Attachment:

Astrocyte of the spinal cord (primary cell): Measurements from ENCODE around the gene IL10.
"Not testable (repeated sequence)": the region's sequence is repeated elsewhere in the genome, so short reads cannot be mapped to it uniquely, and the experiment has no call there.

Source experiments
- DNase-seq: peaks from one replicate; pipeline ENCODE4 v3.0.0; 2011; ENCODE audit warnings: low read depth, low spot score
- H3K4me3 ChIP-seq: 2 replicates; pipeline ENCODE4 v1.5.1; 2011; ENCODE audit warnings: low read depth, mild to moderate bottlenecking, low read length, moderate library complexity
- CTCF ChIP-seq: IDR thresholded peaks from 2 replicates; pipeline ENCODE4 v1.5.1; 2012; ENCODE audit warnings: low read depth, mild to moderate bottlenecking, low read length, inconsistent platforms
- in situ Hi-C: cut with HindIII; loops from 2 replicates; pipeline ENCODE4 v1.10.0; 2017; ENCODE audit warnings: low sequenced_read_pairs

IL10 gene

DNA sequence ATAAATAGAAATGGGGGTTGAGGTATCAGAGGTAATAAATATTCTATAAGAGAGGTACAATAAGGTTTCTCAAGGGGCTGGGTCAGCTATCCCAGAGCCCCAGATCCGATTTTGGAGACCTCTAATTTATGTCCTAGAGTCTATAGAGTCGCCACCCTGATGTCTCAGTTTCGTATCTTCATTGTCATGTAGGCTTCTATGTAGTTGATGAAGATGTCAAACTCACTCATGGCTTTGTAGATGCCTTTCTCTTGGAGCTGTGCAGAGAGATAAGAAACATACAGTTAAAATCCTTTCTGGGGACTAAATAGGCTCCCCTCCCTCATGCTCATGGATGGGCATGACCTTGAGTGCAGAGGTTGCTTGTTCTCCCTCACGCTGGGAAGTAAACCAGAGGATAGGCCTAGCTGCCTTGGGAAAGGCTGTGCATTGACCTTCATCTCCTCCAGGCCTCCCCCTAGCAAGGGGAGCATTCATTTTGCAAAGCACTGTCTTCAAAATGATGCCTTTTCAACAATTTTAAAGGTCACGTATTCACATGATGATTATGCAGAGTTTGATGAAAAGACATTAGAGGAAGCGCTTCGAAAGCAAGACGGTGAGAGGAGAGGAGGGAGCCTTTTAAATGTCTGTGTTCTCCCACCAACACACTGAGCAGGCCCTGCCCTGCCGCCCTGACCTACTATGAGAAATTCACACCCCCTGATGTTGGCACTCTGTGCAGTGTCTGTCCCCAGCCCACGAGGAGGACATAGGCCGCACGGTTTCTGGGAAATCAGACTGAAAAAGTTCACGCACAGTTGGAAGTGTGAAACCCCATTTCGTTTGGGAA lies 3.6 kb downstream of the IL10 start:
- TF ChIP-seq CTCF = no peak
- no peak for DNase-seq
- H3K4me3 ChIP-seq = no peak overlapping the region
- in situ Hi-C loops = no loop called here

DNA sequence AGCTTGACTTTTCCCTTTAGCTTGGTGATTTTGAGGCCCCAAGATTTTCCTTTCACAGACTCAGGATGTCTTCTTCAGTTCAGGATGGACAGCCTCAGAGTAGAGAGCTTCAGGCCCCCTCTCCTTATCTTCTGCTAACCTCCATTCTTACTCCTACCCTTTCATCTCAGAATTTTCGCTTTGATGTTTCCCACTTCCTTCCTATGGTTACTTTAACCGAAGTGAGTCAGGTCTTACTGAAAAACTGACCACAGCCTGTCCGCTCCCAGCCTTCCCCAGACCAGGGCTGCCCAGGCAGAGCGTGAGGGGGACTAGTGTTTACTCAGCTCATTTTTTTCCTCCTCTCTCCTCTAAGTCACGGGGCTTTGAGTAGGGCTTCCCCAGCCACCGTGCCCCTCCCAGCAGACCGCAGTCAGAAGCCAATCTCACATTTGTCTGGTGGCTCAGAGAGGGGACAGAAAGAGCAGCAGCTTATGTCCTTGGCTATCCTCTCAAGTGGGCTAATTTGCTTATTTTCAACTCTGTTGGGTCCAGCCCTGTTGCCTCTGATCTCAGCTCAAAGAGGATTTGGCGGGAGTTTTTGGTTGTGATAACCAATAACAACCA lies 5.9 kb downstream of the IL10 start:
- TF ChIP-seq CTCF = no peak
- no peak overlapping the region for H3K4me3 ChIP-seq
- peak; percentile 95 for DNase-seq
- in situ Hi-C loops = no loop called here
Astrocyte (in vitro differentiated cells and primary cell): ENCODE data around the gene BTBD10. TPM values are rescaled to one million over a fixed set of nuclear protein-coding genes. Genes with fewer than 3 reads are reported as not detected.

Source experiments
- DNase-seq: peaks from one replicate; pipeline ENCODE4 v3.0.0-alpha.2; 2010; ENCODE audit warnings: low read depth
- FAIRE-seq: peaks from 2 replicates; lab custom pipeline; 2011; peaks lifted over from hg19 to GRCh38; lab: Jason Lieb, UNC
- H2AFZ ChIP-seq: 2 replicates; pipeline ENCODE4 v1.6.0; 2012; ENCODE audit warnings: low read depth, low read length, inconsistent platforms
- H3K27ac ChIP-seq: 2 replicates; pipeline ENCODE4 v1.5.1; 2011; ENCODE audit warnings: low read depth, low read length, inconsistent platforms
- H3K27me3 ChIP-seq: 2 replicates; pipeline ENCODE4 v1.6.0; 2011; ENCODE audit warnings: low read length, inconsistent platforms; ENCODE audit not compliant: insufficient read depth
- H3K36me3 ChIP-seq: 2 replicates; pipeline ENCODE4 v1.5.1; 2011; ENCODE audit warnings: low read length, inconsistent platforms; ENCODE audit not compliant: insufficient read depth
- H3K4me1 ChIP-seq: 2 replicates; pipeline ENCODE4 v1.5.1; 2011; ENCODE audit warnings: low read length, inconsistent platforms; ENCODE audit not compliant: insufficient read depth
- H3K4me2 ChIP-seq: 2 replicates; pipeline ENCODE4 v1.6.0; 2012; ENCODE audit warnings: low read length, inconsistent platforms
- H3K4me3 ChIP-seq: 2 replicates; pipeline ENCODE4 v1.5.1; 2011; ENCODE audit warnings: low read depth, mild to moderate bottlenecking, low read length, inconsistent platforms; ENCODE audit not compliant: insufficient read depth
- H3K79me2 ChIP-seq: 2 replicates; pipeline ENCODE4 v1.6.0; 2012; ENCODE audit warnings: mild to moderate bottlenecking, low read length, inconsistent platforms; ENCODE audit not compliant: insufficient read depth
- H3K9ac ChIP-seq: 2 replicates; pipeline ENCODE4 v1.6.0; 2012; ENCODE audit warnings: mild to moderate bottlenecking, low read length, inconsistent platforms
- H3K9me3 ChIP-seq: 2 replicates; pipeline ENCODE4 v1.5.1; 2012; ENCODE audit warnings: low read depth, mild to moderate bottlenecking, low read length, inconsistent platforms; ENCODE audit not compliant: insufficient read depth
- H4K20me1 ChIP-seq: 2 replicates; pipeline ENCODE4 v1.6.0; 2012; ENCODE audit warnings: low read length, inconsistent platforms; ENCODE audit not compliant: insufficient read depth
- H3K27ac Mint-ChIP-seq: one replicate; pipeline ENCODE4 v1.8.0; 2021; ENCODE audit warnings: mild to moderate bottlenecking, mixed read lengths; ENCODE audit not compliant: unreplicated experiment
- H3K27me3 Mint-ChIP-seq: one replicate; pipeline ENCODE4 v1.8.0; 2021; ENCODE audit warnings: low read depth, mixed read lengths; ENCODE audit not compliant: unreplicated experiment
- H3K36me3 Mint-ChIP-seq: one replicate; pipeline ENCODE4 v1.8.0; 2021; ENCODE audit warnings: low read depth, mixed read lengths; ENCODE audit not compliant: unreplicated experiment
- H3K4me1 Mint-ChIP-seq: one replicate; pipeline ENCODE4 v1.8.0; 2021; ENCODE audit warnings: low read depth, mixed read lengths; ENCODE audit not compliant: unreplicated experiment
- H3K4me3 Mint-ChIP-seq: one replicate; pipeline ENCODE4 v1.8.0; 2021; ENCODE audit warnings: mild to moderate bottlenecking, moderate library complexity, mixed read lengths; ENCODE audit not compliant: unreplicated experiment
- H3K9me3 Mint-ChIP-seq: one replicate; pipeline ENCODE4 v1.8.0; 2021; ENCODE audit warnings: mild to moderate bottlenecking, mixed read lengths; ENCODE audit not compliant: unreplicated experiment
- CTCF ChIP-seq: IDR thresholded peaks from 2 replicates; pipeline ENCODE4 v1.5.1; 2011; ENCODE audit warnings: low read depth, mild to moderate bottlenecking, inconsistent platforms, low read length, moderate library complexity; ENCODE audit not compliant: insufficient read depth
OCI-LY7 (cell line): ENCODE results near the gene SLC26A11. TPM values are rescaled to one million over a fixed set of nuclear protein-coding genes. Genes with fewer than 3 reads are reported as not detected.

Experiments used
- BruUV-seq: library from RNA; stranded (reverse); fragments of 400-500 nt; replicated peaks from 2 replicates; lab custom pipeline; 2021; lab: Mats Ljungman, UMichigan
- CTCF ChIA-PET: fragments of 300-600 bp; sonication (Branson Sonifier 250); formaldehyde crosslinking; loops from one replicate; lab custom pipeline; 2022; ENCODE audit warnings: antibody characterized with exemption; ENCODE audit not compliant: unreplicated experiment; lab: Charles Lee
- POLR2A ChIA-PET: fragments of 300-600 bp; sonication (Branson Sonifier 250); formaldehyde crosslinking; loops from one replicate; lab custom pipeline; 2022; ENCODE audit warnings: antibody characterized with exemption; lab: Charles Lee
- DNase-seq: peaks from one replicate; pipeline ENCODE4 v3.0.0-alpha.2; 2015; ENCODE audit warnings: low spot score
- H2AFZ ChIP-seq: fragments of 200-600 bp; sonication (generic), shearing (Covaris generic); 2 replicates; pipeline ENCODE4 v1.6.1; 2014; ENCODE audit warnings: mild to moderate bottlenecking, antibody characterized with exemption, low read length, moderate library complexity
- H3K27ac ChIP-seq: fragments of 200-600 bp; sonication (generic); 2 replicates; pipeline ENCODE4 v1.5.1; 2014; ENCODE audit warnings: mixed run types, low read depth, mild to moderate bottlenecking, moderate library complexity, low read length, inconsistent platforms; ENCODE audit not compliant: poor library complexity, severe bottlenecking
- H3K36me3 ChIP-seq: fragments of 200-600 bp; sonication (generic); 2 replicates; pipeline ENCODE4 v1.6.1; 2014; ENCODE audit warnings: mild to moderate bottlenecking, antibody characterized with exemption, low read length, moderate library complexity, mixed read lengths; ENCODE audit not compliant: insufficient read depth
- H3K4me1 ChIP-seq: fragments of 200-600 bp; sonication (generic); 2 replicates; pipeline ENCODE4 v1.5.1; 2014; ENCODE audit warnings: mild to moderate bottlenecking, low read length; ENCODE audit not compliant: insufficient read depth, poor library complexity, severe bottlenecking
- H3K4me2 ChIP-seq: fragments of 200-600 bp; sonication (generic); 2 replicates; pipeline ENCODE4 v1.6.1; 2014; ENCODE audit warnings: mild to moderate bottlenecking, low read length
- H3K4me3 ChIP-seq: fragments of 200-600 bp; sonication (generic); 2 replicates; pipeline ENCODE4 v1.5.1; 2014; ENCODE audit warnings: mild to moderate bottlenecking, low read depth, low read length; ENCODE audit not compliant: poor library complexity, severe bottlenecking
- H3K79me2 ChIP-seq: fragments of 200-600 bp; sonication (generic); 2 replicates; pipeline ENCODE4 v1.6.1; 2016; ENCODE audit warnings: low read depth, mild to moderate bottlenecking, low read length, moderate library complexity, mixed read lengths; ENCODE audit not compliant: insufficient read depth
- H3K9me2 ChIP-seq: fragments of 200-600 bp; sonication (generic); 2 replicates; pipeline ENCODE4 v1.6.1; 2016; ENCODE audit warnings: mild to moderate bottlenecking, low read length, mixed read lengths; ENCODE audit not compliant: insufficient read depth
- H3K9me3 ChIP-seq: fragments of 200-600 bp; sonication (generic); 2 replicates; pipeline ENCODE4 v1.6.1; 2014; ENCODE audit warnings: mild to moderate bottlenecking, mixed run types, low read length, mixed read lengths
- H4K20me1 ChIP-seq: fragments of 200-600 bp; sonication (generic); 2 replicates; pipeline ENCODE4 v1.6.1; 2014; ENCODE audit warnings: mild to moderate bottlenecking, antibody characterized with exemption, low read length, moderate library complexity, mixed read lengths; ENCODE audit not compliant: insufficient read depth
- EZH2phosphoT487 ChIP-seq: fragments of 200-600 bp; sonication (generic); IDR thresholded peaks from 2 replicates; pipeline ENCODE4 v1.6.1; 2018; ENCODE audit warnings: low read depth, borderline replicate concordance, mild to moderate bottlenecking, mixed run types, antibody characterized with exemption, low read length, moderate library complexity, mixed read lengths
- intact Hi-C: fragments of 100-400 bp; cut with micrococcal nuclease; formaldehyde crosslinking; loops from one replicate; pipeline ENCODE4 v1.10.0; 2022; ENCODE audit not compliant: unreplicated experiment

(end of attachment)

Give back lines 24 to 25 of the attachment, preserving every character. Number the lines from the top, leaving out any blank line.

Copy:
- H3K27ac ChIP-seq: 2 replicates; pipeline ENCODE4 v1.5.1; 2011; ENCODE audit warnings: low read depth, low read length, inconsistent platforms
- H3K27me3 ChIP-seq: 2 replicates; pipeline ENCODE4 v1.6.0; 2011; ENCODE audit warnings: low read length, inconsistent platforms; ENCODE audit not compliant: insufficient read depth